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Deciding What To Build

Some simple ideas for picking your next project

Oftentimes when I tell people how I got started with Laylo, they’ll respond by saying they’d also love to build a startup but they’re not the “creative type”. It’s a dangerous mentality because the truth is, deciding you’re not creative is the surest way to not be creative. When I respond by asking what they’re interested in, it’s usually very generalized but passionate. “I want to build something that changes how films get financed!”. “Ok” I’ll say, “so what sucks about film financing right now?”

Focus on a problem you hate, and know a lot about

It’s a classic line but great startups are almost always created based on a problem the founder faces. Daniel Ek hated what filesharing was doing to the music industry but loved that he could access every song in the world (it didn’t hurt that he had been CEO of one of the biggest file sharing services in the world). Elon Musk genuinely thinks humans will be eradicated if we don’t cut fossel fuels and find a way off this little blue dot. Brian Chesky needed to pay his bills so he started renting out floor space in his apartment. You get the point, these are people who saw a problem that they genuinely cared about, and they wanted to fix it for themselves.

Talk about it

Start talking to your friends and family about the problem you’re facing. It will help you validate that the problem exists outside of your head and it will give you solutions you may never have thought of. Just as importantly, it will force you to start empathizing with what you hope to be your first users. This doesn’t mean that everyone has to agree with the problem (I’m sure Mark Zuckerberg’s mom didn’t think Facebook was something she had to have) but it will help you narrow down on the people you should focus on first and get them involved in spreading the word when you’re ready. Lastly, it will give you that extra kick in the ass to get started. Once you tell people you’re working on something, you feel double the pain when you know you’re not getting anything done and they keep asking.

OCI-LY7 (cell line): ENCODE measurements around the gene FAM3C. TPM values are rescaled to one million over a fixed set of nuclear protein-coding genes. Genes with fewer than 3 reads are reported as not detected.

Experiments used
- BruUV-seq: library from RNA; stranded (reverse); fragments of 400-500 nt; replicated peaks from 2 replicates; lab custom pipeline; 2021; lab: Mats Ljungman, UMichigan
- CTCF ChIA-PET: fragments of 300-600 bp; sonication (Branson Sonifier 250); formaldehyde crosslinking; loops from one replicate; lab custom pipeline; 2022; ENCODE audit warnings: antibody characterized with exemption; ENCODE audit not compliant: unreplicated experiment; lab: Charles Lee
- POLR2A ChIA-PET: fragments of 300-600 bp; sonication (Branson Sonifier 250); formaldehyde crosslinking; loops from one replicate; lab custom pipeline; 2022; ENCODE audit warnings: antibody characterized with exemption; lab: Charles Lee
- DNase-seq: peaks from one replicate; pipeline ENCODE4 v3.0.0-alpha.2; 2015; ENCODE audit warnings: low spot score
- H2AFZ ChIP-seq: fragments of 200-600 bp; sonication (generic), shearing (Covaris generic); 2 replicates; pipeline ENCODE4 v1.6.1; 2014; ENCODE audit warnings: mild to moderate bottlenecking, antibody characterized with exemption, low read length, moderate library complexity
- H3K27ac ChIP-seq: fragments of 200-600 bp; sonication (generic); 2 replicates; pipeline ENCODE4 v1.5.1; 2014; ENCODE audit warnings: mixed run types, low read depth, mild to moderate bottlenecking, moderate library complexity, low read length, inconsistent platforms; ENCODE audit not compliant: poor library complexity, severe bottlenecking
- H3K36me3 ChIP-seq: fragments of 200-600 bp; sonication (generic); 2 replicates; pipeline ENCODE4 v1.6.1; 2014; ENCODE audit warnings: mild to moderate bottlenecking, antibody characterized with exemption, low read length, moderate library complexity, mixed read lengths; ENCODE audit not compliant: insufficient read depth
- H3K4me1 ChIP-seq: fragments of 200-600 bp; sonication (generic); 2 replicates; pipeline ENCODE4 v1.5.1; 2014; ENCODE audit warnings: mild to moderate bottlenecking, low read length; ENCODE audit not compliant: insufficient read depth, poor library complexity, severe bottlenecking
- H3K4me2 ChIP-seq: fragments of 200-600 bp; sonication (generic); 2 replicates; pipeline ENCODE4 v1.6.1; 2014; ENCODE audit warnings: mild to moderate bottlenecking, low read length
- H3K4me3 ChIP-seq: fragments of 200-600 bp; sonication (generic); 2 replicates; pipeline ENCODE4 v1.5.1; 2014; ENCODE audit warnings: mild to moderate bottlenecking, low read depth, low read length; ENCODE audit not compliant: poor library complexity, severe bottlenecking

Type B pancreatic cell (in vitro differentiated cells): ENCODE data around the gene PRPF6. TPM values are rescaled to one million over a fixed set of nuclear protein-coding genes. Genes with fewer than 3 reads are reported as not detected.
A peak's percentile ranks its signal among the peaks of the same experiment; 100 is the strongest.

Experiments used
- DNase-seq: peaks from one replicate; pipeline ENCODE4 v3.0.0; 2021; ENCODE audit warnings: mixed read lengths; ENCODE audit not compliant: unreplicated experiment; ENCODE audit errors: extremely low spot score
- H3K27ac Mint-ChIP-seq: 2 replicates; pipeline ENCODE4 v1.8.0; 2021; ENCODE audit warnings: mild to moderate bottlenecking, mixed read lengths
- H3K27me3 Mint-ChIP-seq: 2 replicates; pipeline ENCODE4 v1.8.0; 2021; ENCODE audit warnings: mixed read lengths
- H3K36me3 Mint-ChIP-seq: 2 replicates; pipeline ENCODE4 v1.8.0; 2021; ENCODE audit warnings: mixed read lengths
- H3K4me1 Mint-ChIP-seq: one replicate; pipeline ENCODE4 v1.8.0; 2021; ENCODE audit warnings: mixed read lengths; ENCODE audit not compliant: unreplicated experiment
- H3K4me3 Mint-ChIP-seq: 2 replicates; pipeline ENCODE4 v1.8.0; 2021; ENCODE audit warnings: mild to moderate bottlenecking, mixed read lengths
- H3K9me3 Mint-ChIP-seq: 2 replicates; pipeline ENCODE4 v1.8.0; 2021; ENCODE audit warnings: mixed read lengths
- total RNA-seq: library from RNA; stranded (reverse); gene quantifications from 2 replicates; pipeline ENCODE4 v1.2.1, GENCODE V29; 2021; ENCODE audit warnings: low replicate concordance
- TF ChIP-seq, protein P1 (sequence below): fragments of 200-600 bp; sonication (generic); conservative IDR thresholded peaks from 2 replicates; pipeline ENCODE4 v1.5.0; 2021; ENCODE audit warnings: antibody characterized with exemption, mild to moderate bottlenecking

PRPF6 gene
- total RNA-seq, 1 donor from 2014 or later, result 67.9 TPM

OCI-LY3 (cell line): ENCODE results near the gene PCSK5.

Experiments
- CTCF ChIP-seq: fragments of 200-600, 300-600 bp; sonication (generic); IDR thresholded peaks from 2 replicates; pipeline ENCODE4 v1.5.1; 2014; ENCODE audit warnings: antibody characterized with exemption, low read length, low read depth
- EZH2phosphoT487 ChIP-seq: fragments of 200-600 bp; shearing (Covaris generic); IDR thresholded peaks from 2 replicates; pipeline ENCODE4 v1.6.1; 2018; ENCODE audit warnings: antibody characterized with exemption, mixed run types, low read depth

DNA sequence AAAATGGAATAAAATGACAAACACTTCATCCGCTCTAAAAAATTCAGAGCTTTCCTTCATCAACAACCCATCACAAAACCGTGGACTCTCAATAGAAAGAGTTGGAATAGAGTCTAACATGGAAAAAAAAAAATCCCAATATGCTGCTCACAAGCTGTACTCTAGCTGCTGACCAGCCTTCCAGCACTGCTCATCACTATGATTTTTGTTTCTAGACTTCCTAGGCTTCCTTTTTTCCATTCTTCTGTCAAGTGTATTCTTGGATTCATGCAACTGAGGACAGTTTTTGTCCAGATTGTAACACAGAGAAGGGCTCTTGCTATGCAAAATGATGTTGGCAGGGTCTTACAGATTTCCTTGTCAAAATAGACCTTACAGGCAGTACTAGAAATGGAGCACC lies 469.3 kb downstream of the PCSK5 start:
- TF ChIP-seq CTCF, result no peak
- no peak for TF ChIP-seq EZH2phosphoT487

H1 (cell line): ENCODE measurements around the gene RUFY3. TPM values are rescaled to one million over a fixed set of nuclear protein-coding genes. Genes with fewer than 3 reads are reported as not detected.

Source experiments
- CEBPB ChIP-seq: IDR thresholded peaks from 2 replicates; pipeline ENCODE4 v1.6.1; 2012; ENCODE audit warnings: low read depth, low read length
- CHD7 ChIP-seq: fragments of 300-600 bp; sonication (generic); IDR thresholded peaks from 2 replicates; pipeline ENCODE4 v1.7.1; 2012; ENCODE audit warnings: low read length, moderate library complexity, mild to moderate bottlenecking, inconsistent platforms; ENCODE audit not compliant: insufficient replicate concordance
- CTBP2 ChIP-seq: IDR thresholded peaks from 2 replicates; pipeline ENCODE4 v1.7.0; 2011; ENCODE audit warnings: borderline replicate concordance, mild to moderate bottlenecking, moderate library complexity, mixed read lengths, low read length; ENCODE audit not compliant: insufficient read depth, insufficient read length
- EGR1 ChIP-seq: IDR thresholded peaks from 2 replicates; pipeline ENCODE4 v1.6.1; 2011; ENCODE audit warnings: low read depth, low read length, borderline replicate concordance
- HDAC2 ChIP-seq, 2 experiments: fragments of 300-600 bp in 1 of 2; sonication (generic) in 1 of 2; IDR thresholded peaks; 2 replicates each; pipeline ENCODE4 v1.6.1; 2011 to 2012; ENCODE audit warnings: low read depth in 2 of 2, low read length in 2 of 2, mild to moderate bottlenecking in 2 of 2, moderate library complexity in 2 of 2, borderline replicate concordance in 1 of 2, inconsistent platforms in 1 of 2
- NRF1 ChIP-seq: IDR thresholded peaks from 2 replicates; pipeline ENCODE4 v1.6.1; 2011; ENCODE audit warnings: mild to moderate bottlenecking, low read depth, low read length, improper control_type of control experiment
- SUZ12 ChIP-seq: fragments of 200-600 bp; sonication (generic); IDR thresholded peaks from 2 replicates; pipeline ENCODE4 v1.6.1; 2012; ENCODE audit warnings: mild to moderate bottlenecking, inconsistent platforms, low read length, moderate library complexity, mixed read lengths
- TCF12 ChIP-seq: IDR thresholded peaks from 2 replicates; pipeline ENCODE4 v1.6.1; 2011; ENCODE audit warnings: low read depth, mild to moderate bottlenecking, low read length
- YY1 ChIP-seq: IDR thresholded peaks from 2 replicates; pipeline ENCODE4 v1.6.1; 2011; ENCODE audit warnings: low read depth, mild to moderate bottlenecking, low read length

Make sure you love thinking about it

If you’re not thinking about designs in the shower or the people that need to know about it while you’re eating breakfast, you probably won’t last very long. Startups are extremely hard to build and even harder to sustain. You better love thinking about this problem often otherwise you simply won’t last. Even more dangerous is that someone else in the world is thinking about the same problem and if they care more than you well, good luck out there.

Understand that you need to prove that there’s a market

Will people pay for it? This doesn’t necessarily mean with dollars (although that’s probably the strongest indicator). If they’ll pay with their time then you’re probably on to something. Figure out exactly who those people are and cater to them first. The idea of an MVP means viable to the first cohort. If you can find a small group of people who are obsessed with what you’re doing, theres likely more of them out there and they’ll tell their friends. Don’t build for everyone and make sure the people you are building for are actually here to stay. Once you understand that you can dive into the financial models behind the problem you’re solving for. Likely there are a few options out there so may sure you extrapolate over a larger number of users and think through that you’re focusing on something that scales (rather than a big one-off paycheck).

Move fast and break things

The facebook motto matters here. You should try and get this in the hands of people as quickly as possible so that you can find out all the things you got wrong (there will be a lot and that’s good). The faster you get your product out there, the quicker you’ll learn and fix things and continue that cycle. Things will break, people will be pissed off and you will get angry emails at 2 am. All of these things are great because it means that you’re learning and that people actually care about what you’re solving. If you move slowly, good luck beating that other girl that moves even slightly faster.

Read and write a lot

Some of the most valuable things I’ve learned have come from people I admire who have been through this process multiple times. While I don’t recommend reading “10 things you must know about startups”, I highly recommend reading great biographies and long form articles from reputable writers to get insight that took your role models years of experience to attain. The next best thing is to take lots of notes (buy a highlighter right now) and then write about the things you’ve learned. Some of my biggest partnerships and closest allies have come from someone reading my articles and reaching out. Oh and on that note, reach out to the people you admire! Smart people want to help other smart people, don’t be afraid to tell them what you love about them and you might just meet your next mentor, investor or friend.